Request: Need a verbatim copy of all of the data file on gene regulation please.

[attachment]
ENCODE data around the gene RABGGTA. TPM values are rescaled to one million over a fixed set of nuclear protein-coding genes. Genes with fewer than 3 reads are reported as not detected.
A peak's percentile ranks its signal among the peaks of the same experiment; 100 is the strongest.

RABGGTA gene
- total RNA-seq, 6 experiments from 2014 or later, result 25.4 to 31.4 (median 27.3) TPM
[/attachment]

ENCODE data around the gene RABGGTA. TPM values are rescaled to one million over a fixed set of nuclear protein-coding genes. Genes with fewer than 3 reads are reported as not detected.
A peak's percentile ranks its signal among the peaks of the same experiment; 100 is the strongest.

RABGGTA gene
- total RNA-seq, 6 experiments from 2014 or later, result 25.4 to 31.4 (median 27.3) TPM